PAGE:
DeCesare Retirement Specialists

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Fed Changes the Rules

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The April Fed update, following the conclusion of the FOMC meeting on April 27th, commented on the market pricing in a 51% probability of a rate increase in December. The expectation was for only one rate increase for the year, despite the FOMC’s plan for four rate hikes in 2016. Fast forward just two weeks to May 18th to the release of the actual meeting minutes from April 27th and an entirely different story can be told. The minutes of the same meeting lead the markets to the opposite conclusion about the future of rate increases, that rates were likely to be increased as soon as the June or July meeting. This resulted in a dramatic decline in the stock market, an increase in the US Dollar, and a decline in oil prices. Randal Jenneke, Sydney-based fund manager at T. Rowe Price stated “the Fed has changed the goal posts so many times, everyone is confused. No one knows when they’re going to raise rates and no one knows what’s going to be the key thing to trigger the decision.” That type of policy uncertainty is not well received by nervous market participants trying to determine the proper course of action in the unchartered waters of ZIRP (Zero Interest Rate Policy).

Since then, markets have been pricing in interest rate increases as a positive for the stock market, the US Dollar and economic growth. On Friday, Chair Yellen participated in a Q&A at Harvard providing further insight into the timing of upcoming interest rate increases and the focus of the FOMC. Some highlights include, on one hand, her view of a continuing improvement in the economy, but on the other hand, a focus on systemic risk and financial stability, stating “we want to do everything to head off a financial crisis” and that “[we] don’t have typical scope to cut rates in case of shock”. With that, she also commented that a hike in coming months may be appropriate. It can then be inferred that a cautious FOMC is actively trying to raise rates in what they view as an improving economy, but with a watchful eye on a possible economic crisis. A major concern is with their inability to use rate cuts as a policy tool due to rates already being close to zero. The FOMC’s strategy sounds optimal, however the proof will certainly reside in the delivery. While the first quarter’s dismal GDP numbers were followed up by the second quarter’s positive figures, market interest rates have already ticked up in anticipation of the June/July rate hike without the FOMC taking any real action.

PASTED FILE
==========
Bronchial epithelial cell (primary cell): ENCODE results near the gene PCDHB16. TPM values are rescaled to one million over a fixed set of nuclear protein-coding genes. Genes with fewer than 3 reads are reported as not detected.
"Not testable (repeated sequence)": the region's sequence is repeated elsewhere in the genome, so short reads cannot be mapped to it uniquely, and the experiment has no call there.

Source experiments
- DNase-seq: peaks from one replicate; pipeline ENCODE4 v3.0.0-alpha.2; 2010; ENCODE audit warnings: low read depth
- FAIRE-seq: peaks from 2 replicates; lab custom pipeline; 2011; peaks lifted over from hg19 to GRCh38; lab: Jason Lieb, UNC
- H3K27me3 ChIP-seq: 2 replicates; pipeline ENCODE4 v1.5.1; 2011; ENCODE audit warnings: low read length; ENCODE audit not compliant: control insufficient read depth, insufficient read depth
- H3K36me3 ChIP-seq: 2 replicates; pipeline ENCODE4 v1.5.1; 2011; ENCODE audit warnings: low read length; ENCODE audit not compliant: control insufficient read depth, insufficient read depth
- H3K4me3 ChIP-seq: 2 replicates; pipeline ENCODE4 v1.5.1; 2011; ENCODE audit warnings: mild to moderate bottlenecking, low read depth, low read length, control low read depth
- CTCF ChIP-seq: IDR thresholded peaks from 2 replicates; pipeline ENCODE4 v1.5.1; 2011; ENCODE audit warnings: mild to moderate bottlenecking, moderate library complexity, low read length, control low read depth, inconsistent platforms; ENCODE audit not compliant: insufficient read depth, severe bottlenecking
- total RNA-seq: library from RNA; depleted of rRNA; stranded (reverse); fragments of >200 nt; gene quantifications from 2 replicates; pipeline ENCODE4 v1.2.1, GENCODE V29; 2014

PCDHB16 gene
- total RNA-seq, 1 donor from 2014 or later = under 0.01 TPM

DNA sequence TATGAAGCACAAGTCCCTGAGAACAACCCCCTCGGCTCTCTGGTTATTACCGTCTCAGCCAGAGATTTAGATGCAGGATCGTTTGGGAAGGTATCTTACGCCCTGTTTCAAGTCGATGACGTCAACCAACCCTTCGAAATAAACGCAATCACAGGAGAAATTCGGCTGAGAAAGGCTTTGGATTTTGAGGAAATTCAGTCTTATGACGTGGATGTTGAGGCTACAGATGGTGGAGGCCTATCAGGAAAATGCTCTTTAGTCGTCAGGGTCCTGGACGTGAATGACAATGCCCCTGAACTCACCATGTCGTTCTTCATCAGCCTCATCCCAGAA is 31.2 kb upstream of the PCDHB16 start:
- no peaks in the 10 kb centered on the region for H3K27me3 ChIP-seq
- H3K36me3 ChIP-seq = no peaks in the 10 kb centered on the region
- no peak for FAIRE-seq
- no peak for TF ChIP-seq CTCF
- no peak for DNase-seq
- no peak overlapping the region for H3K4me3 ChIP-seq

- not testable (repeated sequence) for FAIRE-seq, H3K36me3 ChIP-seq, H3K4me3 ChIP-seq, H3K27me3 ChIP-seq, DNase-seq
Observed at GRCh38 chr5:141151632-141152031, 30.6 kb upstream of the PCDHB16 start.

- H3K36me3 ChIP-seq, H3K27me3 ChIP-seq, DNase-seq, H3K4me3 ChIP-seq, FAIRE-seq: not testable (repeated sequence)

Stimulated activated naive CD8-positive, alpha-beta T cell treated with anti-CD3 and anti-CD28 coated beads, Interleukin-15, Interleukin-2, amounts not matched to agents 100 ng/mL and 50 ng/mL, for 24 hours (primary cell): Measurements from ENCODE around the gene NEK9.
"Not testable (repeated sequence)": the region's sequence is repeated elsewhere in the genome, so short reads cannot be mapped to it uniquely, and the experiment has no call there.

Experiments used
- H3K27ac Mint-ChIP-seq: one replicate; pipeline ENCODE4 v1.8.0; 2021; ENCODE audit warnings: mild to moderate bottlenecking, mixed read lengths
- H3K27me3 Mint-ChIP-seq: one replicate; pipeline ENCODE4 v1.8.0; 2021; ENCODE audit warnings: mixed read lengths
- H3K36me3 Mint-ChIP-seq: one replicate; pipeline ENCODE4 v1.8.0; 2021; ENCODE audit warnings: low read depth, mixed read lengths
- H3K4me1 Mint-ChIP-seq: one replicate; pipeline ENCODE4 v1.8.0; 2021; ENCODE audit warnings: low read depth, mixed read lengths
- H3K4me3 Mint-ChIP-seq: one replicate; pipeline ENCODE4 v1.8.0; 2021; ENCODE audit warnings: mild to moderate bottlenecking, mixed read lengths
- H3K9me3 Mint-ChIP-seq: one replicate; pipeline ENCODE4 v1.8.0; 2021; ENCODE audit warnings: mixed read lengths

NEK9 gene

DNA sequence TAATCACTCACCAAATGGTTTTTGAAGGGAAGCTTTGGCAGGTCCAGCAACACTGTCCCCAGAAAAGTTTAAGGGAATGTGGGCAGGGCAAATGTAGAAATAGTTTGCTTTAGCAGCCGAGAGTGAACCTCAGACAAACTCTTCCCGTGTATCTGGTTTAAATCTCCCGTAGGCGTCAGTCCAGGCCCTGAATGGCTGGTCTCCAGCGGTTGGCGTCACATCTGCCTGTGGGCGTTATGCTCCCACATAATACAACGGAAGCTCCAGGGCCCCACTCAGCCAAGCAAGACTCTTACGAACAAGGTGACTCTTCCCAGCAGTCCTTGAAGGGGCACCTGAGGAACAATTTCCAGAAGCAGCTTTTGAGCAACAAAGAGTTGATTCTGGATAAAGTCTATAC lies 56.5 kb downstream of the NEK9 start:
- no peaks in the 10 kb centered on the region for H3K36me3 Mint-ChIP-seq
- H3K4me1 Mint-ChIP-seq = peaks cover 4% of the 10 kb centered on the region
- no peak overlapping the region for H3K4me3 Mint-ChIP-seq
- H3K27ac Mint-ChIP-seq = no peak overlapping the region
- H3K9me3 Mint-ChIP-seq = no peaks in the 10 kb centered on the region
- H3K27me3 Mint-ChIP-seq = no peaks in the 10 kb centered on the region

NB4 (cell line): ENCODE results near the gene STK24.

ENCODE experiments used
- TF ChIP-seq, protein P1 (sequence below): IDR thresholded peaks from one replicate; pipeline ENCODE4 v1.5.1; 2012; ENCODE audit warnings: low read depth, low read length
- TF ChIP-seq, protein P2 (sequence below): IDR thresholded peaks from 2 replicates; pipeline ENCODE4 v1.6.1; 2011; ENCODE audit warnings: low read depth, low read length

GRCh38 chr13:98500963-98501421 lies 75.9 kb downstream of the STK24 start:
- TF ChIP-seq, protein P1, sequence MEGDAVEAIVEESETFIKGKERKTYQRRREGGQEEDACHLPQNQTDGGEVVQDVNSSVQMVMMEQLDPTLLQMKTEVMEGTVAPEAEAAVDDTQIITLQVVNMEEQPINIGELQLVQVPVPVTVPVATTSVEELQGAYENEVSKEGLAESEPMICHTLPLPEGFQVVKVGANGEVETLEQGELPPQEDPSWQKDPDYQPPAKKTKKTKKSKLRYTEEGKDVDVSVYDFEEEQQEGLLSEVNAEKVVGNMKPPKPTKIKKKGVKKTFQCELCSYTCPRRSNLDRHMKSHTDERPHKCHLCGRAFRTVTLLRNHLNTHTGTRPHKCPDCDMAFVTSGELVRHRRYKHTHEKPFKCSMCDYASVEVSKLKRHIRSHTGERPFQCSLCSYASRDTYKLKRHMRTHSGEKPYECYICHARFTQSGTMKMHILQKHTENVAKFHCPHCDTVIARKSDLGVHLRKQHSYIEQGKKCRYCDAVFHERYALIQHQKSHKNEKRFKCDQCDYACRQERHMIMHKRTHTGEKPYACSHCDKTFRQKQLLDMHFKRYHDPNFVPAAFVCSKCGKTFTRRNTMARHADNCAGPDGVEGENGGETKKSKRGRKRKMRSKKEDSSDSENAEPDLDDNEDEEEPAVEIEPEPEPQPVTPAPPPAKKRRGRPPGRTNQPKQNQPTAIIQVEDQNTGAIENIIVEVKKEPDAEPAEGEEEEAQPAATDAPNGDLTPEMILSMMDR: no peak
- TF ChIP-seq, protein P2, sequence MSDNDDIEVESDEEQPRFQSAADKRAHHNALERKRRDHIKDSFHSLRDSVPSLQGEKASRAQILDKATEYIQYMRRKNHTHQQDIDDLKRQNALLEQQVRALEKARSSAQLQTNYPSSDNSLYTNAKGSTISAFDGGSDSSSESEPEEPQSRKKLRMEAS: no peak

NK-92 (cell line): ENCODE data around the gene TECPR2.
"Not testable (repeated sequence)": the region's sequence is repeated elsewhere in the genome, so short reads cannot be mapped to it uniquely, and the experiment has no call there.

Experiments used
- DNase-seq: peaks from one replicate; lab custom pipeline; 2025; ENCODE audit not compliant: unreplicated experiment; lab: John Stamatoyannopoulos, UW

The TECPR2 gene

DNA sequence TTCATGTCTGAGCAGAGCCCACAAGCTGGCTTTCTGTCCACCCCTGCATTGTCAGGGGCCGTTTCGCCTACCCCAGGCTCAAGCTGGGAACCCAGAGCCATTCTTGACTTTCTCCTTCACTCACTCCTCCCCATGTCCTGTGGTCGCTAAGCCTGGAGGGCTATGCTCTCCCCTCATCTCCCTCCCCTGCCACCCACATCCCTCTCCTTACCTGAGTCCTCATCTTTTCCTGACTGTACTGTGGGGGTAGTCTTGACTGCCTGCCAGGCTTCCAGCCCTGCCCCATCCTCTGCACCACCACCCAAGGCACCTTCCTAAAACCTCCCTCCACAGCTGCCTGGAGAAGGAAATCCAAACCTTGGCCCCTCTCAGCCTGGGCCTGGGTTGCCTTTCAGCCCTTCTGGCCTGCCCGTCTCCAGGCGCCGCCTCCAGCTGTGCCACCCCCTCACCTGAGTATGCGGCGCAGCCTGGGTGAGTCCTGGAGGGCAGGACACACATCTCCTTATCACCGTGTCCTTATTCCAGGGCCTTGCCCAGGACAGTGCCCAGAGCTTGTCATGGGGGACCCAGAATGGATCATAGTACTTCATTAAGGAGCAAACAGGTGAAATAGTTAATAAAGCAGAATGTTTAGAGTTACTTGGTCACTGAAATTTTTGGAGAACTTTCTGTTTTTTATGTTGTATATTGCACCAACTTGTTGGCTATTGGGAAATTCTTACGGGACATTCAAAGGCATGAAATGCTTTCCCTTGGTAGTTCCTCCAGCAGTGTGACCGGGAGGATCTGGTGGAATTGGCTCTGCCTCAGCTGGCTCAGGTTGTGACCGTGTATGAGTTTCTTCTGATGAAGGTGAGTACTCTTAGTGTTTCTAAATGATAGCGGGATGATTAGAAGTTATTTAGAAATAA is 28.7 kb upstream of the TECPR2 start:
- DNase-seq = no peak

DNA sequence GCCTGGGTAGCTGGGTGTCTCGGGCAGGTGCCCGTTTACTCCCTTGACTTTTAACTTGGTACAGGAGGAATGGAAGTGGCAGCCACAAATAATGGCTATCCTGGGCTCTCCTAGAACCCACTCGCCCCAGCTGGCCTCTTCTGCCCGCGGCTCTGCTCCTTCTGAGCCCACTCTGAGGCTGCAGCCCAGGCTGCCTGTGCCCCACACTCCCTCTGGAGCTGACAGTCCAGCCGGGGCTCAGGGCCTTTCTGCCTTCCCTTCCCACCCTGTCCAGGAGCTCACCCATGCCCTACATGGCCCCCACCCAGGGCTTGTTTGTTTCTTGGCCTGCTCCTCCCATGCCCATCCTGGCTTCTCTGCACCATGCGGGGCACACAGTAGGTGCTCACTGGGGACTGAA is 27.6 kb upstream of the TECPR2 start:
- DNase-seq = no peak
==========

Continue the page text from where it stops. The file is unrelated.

To reinforce the important point highlighted in the April Fed Update, the commentary and chart below are included again.

Why is it so important to pay attention to FOMC policy decisions? Does an investor really have to consider how they should invest their retirement money based upon whether the Federal Reserve is going to affect the interest rate charged to banks? The short answer is yes. The longer answer is a bit more involved, especially during these unprecedented times of zero percent interest rates. Below is an interesting chart that may help shed some light on this unusual time in history.

Perhaps because Fed policy has shaped the entire stock market gain the past 18 years. This Ned Davis Research chart shows that the actual S&P 500 price since mid-1997 (red line) is double the S&P 500 price if we exclude 300 Fed meeting days (blue line) [150 meetings, so exclude 300 trading days including the day of and the day before of 4,708 total trading days since 6/30/97].

Source: Barry B. Bannister, CFA Stifel Equity Strategy

At DeCesare Retirement Specialists we prioritize safety of capital above growth opportunity during volatile times. We continue to employ counter risk measures alongside a prudent growth strategy in order to protect capital in what continues to present as a challenging economic and investment environment.

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